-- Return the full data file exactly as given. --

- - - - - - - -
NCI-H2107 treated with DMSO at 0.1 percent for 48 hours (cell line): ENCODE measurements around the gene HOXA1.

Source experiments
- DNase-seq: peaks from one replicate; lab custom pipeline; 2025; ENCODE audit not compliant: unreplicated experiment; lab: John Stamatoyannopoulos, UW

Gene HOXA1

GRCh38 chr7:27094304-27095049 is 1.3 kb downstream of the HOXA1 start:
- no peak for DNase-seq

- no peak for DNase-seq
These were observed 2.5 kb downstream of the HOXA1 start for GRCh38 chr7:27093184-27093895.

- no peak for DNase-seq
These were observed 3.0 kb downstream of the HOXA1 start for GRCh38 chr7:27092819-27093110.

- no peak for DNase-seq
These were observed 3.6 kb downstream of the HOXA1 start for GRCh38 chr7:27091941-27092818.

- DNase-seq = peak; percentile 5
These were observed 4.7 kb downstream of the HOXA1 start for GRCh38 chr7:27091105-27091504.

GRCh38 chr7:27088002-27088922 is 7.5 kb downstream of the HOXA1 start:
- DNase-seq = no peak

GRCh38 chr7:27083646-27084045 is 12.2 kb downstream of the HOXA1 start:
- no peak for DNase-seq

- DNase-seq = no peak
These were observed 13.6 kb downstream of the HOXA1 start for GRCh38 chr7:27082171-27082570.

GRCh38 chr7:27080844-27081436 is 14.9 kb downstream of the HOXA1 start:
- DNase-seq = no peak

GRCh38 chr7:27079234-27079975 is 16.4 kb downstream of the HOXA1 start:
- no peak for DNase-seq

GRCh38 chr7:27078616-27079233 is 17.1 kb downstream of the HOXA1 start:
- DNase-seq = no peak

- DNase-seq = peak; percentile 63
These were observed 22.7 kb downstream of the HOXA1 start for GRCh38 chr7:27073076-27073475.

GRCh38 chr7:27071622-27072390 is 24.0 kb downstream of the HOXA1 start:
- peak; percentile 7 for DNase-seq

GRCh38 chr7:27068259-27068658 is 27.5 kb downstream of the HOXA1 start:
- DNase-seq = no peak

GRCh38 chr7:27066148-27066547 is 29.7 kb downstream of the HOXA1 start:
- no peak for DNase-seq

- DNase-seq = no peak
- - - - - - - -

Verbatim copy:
NCI-H2107 treated with DMSO at 0.1 percent for 48 hours (cell line): ENCODE measurements around the gene HOXA1.

Source experiments
- DNase-seq: peaks from one replicate; lab custom pipeline; 2025; ENCODE audit not compliant: unreplicated experiment; lab: John Stamatoyannopoulos, UW

Gene HOXA1

GRCh38 chr7:27094304-27095049 is 1.3 kb downstream of the HOXA1 start:
- no peak for DNase-seq

- no peak for DNase-seq
These were observed 2.5 kb downstream of the HOXA1 start for GRCh38 chr7:27093184-27093895.

- no peak for DNase-seq
These were observed 3.0 kb downstream of the HOXA1 start for GRCh38 chr7:27092819-27093110.

- no peak for DNase-seq
These were observed 3.6 kb downstream of the HOXA1 start for GRCh38 chr7:27091941-27092818.

- DNase-seq = peak; percentile 5
These were observed 4.7 kb downstream of the HOXA1 start for GRCh38 chr7:27091105-27091504.

GRCh38 chr7:27088002-27088922 is 7.5 kb downstream of the HOXA1 start:
- DNase-seq = no peak

GRCh38 chr7:27083646-27084045 is 12.2 kb downstream of the HOXA1 start:
- no peak for DNase-seq

- DNase-seq = no peak
These were observed 13.6 kb downstream of the HOXA1 start for GRCh38 chr7:27082171-27082570.

GRCh38 chr7:27080844-27081436 is 14.9 kb downstream of the HOXA1 start:
- DNase-seq = no peak

GRCh38 chr7:27079234-27079975 is 16.4 kb downstream of the HOXA1 start:
- no peak for DNase-seq

GRCh38 chr7:27078616-27079233 is 17.1 kb downstream of the HOXA1 start:
- DNase-seq = no peak

- DNase-seq = peak; percentile 63
These were observed 22.7 kb downstream of the HOXA1 start for GRCh38 chr7:27073076-27073475.

GRCh38 chr7:27071622-27072390 is 24.0 kb downstream of the HOXA1 start:
- peak; percentile 7 for DNase-seq

GRCh38 chr7:27068259-27068658 is 27.5 kb downstream of the HOXA1 start:
- DNase-seq = no peak

GRCh38 chr7:27066148-27066547 is 29.7 kb downstream of the HOXA1 start:
- no peak for DNase-seq

- DNase-seq = no peak